Challenges that can't be brushed under the carpet

Written by: Laurance Bird | Published:

Significant progress has been made in recycling carpet waste in the UK, and manufacturers, retailers and recyclers alike are working to improve rates, but some issues – such as segregating the waste, encouraging reuse and more sustainable design – still need to be addressed, writes Laurance Bird, director of Carpet Recycling UK

Every year, 400,000 tonnes of carpet is disposed of in the UK. In less than a decade, carpet recycling has grown from just 2% of the used volume arising in 2007 to around 127,000 tonnes, or 31%, in 2015.

Recognising the importance of tackling this significant waste stream, leading UK carpet manufacturers backed the launch of their own voluntary producers’ responsibility scheme to find new uses for waste carpet and divert it from landfill.

Since 2008, Carpet Recycling UK has played a pivotal role in developing new reuse and recycling opportunities for waste carpet, which contains recyclable textiles such as synthetic fibres and wool fibres, as well as bitumen. There are currently 19 outlets for used carpets in the UK including reuse organisations, recyclers and fuel flock specialists for energy recovery.

The carpet recycling industry faces a number of challenges; notably collecting and segregating carpet waste to keep carpet out of the general waste stream in order to optimise its potential at end of life. Working within the waste hierarchy, the next challenge is reuse where possible, then recycling and finally energy recovery, thereby avoiding landfill.

Recovering raw material resources from this difficult and bulky waste stream makes sound economic and environmental sense. Legislative changes, scarcity of landfill sites and pressure to find alternative sustainable disposal outlets are forcing a rethink in the way we dispose of waste materials such as carpet.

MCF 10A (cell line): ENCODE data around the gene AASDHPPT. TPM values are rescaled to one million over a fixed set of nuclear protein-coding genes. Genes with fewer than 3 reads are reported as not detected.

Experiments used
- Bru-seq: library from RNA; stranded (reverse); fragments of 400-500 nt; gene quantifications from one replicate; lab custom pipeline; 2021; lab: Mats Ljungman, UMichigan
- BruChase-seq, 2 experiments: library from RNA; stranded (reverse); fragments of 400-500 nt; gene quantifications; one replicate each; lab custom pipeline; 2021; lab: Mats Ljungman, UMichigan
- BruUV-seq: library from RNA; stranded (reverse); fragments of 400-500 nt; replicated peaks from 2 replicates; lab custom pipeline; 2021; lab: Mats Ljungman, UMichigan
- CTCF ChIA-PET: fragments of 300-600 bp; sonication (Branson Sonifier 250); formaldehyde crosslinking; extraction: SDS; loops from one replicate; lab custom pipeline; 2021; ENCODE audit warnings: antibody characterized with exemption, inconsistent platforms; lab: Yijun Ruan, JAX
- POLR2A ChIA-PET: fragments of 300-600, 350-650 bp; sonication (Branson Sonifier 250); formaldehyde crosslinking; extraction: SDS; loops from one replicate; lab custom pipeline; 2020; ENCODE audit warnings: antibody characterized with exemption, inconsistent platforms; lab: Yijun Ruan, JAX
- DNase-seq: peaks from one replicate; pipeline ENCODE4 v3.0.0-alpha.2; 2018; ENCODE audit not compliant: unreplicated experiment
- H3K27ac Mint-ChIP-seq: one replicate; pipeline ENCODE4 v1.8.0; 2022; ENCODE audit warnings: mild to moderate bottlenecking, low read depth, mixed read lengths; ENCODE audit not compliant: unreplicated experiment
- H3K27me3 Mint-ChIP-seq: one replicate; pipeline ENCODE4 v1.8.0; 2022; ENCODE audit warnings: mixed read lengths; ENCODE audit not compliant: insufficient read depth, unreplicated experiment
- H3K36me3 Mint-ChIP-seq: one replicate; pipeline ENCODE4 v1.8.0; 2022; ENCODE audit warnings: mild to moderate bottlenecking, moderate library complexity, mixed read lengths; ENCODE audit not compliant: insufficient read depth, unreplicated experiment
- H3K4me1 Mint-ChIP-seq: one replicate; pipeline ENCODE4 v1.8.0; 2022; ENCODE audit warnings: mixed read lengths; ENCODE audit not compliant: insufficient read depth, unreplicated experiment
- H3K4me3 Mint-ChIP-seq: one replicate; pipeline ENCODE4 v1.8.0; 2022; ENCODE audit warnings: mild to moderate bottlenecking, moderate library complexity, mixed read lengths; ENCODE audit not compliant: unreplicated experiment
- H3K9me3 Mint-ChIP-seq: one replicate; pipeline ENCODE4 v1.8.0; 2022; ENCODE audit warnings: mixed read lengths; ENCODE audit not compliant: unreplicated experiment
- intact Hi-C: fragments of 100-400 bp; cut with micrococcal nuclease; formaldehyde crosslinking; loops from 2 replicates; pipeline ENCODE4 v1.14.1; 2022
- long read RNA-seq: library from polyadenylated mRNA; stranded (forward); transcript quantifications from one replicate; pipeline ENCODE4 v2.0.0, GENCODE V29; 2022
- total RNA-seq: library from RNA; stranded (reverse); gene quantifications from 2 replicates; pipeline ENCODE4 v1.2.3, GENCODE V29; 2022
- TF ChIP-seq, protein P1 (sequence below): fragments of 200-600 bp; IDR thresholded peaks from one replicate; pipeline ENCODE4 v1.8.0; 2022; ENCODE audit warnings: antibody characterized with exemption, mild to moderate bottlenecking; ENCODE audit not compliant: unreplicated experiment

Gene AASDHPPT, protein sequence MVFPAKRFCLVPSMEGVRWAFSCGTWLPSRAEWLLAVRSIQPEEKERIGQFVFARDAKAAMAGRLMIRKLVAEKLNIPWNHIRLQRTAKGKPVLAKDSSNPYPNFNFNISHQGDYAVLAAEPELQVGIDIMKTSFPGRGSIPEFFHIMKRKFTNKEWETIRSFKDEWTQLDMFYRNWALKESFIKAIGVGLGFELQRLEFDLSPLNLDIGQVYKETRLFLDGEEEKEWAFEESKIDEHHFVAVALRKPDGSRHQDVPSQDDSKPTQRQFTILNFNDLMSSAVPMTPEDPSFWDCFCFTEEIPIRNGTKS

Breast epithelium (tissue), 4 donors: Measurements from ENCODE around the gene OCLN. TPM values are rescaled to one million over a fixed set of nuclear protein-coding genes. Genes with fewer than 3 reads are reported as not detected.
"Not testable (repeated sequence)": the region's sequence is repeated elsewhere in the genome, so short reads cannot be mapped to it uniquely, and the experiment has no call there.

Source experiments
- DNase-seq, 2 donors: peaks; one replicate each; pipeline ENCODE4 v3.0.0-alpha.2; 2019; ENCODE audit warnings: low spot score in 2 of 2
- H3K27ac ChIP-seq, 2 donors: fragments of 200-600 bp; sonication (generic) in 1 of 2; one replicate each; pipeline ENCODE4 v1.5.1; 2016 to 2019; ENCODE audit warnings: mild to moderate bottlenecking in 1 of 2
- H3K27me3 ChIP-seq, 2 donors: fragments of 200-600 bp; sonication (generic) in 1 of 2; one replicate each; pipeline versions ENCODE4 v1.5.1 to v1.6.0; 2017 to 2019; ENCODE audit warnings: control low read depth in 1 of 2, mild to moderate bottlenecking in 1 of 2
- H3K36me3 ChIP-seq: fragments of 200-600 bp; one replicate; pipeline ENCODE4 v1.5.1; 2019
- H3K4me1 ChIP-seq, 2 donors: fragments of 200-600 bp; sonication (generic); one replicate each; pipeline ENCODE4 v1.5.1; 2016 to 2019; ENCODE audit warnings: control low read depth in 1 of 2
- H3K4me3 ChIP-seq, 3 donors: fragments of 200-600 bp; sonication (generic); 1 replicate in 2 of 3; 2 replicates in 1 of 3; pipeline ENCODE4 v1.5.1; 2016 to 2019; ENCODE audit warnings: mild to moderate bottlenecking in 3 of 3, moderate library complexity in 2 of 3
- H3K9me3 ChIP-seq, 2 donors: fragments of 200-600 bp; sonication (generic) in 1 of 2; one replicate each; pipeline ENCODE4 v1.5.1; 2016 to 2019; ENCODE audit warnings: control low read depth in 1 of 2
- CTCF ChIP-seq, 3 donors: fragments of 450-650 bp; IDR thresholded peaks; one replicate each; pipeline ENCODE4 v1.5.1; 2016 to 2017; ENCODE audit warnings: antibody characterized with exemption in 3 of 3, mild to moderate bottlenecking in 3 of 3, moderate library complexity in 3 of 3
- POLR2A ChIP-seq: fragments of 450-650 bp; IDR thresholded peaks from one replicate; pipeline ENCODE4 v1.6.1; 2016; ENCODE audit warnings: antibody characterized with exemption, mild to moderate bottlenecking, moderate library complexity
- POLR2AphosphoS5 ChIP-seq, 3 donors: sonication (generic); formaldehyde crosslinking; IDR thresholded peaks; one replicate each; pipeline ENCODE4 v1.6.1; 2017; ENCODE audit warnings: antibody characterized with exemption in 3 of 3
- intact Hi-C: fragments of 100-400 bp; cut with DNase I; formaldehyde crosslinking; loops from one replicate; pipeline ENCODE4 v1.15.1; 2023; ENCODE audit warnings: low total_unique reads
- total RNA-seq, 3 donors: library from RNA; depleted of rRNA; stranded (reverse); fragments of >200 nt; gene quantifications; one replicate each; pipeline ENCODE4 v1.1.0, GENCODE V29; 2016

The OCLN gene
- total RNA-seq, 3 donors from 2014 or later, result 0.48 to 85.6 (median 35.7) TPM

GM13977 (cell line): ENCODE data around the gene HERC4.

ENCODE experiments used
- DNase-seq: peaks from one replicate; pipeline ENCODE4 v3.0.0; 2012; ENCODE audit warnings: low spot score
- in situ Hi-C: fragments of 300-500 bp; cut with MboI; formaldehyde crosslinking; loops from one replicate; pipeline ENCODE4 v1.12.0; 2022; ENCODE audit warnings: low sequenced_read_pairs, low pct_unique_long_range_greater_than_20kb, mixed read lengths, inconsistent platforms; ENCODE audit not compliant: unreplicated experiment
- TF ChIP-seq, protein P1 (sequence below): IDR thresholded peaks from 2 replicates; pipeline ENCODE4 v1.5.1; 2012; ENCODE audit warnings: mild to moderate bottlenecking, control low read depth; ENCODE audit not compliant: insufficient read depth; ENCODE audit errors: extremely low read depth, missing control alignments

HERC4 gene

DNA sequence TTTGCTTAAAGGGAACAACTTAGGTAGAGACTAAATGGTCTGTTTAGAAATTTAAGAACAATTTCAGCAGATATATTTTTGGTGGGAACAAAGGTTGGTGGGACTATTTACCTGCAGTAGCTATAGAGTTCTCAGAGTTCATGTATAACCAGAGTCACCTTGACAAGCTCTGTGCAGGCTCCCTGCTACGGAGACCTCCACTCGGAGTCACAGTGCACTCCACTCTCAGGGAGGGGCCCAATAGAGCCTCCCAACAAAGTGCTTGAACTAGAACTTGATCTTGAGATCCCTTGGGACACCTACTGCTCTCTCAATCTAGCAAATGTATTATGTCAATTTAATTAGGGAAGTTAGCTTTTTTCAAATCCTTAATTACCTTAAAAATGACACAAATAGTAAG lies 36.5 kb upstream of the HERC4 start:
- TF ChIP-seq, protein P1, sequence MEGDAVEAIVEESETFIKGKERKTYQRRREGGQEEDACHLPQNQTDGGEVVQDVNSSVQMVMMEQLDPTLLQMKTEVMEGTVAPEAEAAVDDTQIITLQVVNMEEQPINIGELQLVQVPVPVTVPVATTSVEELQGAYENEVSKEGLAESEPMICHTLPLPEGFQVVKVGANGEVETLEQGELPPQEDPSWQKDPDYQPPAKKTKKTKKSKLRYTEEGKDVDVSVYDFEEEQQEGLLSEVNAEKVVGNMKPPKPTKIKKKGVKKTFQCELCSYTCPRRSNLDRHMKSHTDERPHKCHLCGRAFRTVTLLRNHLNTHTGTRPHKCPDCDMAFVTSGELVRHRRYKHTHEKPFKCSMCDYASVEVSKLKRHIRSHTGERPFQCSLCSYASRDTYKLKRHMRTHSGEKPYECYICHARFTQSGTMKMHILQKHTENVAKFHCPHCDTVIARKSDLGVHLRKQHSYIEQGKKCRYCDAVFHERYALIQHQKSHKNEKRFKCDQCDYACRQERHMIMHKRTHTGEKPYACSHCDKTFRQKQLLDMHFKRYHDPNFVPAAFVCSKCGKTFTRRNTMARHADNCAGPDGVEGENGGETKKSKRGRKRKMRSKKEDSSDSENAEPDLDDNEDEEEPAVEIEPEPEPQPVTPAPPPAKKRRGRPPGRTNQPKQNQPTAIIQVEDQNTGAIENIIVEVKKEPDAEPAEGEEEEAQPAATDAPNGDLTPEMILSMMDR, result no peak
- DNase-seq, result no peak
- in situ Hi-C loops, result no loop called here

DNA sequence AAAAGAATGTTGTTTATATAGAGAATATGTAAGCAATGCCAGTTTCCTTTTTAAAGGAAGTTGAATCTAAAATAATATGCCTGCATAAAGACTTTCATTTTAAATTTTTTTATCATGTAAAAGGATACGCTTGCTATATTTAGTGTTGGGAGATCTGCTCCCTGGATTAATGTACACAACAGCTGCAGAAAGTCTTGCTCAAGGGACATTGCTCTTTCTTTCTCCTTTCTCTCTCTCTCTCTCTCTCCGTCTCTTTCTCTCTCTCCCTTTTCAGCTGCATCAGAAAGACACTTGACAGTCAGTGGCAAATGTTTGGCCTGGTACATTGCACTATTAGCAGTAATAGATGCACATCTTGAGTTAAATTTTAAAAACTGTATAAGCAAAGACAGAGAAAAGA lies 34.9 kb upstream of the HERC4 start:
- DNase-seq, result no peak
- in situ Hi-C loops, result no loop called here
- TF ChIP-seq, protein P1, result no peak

Increasingly local authorities, contractors and retailers are able to find outlets for their carpets in reuse, recycling or energy recovery; and in many cases even saving money on disposal costs.

Thanks to entrepreneurial investment and innovation, clever solutions have been found for clean manufacturing waste and post-installation offcuts that are used to manufacture felts for flooring, horticulture and the geo-textile, automotive and acoustic industries.

Retailers offering takeback schemes have helped to increase collections of waste carpet.

Around 20% of councils segregate carpets at HWRCs and are addresssing challenges such as space limitations, water damage and logistics. Guidance for local authorities has shown the potential to further increase the recycling of carpets at HWRCs, with the added benefits of helping them to meet their municipal recycling targets and reduce landfill costs.

Looking to the future, finding more outlets for carpet, including higher-value routes for post-consumer materials, remains a priority. New technologies and inventive approaches to technical recycling solutions will be vital to achieving a challenging landfill diversion target of 60% by 2020.

‘Design for recycling’ is another key focus. Encouraging the design of new sustainable products that can be more easily recycled at end of life is important if we are to recover more of these materials for future reuse and thereby create a circular economy for carpet.

www.carpetrecyclinguk.com

Fact file: Carpet recycling

  • Every year, 400,000 tonnes of carpet is disposed of in the UK
  • In less than a decade, carpet recycling has grown from just 2% of the used volume arising in 2007 to around 127,000 tonnes, or 31%, in 2015
  • Landfill diversion target of 60% by 2020
  • Around 20% of councils segregate carpets at HWRCs, yet guidance has shown the potential to increase carpet recycling
  • There are currently 19 outlets for used carpets in the UK including reuse organisations, recyclers and fuel flock specialists for energy recovery


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